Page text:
By Rod & Sherri Dodsworth, guest writers
“A republic madam, if you can keep it.” What did Ben Franklin mean by his famous retort at the close of the 1787 Federal Convention? Here’s a clue: Voting every two years is insufficient effort to keep a republic.
Franklin and his convention peers knew that unlike tyrannies and absolute monarchies, republics required the people’s active participation. This wasn’t a new concept; our Framers were well aware of Roman and Greek republics, all of which amended and improved their unwritten constitutions as changing times warranted. It was from their love of liberty and dread of consolidated power the Roman Republic spanned 450 years. They kept their republic.
While the Framers structured the best government they thought possible for their times, they knew their plan of 1787 must be likewise amenable to change. Article V provided for the peaceful change they envisioned for a free people. Make Ben smile.
Over the next one hundred forty plus years until the New Deal, Americans applied the Framers’ Article V gift to amend their constitution over twenty times. We refined existing national powers and expanded individual rights. We kept the republic.
Yet, with the New Deal, Washington DC increasingly assumed
powers not remotely granted by the Sovereign People. So many wholesale judicial amendments to settled constitutional clauses were made that they required the new term, “living and breathing” be used to describe the Constitution of the United States.
Why, since the New Deal, did the people relinquish their God given and Article V right to define the breadth and depth of their government and largely turn such decisions over to lawyers in black robes?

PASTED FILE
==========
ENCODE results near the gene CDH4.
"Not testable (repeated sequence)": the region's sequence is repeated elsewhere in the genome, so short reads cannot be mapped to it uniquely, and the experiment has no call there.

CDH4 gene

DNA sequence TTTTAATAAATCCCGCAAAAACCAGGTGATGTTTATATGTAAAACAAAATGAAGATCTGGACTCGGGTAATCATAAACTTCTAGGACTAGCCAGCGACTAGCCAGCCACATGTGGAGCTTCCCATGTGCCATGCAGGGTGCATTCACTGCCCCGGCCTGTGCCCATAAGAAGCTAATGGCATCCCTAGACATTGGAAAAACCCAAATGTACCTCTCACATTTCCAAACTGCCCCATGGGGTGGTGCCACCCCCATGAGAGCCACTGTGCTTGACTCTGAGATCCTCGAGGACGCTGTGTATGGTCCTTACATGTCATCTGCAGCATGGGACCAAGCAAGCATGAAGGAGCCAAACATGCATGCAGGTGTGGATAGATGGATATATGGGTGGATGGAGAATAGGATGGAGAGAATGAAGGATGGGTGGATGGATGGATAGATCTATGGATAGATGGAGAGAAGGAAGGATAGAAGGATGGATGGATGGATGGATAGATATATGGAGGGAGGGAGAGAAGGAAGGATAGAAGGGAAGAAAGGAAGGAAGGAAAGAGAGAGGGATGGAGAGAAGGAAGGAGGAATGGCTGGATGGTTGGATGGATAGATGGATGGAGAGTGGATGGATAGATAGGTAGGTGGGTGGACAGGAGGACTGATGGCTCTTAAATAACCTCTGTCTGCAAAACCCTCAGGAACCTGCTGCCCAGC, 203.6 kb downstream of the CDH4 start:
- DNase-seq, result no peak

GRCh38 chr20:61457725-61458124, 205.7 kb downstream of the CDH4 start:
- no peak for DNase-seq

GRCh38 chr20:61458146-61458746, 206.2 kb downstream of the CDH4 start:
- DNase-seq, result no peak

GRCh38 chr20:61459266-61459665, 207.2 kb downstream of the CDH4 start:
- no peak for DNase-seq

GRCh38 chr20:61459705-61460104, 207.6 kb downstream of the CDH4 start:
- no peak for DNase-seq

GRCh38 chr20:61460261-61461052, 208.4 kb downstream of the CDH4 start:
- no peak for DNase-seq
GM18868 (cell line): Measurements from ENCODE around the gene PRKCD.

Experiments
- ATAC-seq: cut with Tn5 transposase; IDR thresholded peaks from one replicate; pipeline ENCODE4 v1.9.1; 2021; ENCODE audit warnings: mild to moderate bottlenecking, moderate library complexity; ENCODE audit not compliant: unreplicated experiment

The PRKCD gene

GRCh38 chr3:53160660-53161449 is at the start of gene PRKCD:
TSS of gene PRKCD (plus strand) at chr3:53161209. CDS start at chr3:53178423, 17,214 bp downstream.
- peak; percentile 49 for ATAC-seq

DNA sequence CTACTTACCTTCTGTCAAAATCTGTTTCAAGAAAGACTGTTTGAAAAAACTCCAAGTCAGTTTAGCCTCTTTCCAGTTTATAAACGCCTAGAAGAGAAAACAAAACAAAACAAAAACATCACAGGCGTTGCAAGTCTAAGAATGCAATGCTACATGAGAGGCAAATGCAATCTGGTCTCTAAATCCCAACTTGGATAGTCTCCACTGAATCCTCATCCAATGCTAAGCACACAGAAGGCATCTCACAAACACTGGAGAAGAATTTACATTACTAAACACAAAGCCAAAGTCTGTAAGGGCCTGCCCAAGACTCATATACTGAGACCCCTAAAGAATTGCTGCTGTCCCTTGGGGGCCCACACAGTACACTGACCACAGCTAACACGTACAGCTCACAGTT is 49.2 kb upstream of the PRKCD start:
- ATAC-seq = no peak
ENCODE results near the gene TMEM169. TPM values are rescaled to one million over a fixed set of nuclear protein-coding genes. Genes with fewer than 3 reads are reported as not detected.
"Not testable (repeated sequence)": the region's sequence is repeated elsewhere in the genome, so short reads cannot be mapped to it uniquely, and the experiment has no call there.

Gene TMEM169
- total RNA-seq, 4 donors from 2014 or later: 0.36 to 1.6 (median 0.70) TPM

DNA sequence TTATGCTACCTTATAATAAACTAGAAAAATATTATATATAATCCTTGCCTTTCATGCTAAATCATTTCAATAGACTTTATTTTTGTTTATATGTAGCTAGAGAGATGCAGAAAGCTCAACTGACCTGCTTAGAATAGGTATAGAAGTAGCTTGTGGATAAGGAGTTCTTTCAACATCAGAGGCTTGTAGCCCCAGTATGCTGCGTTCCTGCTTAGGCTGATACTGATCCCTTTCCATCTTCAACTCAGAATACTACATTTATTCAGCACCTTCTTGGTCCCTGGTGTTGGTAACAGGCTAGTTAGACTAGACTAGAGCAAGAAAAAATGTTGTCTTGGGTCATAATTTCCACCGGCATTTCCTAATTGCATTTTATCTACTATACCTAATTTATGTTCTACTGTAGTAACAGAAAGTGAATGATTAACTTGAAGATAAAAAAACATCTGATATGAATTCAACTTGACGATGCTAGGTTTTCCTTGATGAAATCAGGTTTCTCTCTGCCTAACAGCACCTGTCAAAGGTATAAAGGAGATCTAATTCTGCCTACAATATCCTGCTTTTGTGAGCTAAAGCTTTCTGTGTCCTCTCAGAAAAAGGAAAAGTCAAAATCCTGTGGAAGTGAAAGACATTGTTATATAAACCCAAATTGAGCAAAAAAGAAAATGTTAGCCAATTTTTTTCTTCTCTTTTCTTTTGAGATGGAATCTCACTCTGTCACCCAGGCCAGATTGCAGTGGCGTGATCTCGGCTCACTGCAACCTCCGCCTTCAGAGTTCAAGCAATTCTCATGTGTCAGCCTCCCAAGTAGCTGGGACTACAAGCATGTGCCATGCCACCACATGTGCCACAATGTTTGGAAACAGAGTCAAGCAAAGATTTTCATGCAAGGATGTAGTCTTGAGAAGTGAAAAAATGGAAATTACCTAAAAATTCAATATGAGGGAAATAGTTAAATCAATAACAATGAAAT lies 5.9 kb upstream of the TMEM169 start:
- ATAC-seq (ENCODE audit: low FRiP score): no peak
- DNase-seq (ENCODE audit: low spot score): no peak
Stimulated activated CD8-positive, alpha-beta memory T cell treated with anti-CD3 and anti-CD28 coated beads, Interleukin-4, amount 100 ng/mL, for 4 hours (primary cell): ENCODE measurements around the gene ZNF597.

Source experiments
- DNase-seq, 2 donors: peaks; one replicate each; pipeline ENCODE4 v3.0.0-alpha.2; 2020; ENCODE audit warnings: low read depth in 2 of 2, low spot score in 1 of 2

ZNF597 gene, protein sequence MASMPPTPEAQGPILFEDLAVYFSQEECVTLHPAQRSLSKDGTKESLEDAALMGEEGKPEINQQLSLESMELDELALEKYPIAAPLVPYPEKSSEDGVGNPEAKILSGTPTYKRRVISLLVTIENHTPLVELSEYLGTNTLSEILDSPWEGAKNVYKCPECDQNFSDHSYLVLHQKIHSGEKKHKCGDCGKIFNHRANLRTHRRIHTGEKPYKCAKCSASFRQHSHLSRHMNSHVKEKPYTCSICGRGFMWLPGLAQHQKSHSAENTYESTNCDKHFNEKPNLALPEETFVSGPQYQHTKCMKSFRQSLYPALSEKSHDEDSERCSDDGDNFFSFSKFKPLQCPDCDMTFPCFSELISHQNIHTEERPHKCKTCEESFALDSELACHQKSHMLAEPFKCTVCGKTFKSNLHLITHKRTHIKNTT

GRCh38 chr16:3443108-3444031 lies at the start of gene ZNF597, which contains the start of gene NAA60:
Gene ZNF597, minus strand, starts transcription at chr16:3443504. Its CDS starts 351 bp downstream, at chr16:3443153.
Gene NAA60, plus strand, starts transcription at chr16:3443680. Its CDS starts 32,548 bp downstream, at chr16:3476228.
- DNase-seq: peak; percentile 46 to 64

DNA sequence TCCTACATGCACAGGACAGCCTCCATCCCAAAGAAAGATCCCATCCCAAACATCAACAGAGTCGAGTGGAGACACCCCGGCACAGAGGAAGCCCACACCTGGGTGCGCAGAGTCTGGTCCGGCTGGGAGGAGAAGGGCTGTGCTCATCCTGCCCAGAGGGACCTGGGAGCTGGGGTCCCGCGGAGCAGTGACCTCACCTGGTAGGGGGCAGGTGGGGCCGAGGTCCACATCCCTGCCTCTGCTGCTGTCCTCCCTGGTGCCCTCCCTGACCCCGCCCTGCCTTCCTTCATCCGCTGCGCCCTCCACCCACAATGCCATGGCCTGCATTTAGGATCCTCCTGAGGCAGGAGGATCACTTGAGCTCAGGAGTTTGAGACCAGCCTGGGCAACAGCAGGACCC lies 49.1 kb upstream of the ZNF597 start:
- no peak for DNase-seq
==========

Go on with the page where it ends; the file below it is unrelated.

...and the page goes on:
Through disuse, Americans had forgotten the second amendatory process within Article V, which provided for an end run by the people and their states around the Washington DC elites. Having never been used in modern times, Americans were not familiar with convening by state delegations. They were further informed that any attempt to keep the American Republic by the state amendatory process was dangerous, that it could easily run amok and spoil an emerging SCOTUS-designed, social justice Utopia.
1) Should employers be required to recognize Labor Unions as per the National Labor Relations Act of 1935?
2) Should the scope of the Commerce Clause include intra-state commerce as per the Wickard v. Filburn decision of 1942?
3) Should there be a wall of separation between Church and State?
4) Is there really a 9th Amendment right to abortion?
5) May the Executive branch assume Article I legislative powers?
If so, and in order to keep our republic, these issues and so many more should have been decided along the way by the American people through Article V. Had this been done over the decades, America would not be on the verge of a police state. Article V wasn’t designed to be used solely in extreme situations such as the runaway Obama tyranny; it was and remains to this day a fundamental tool to secure liberty.
Reverse the tyranny. Keep the American Republic. Article V NOW!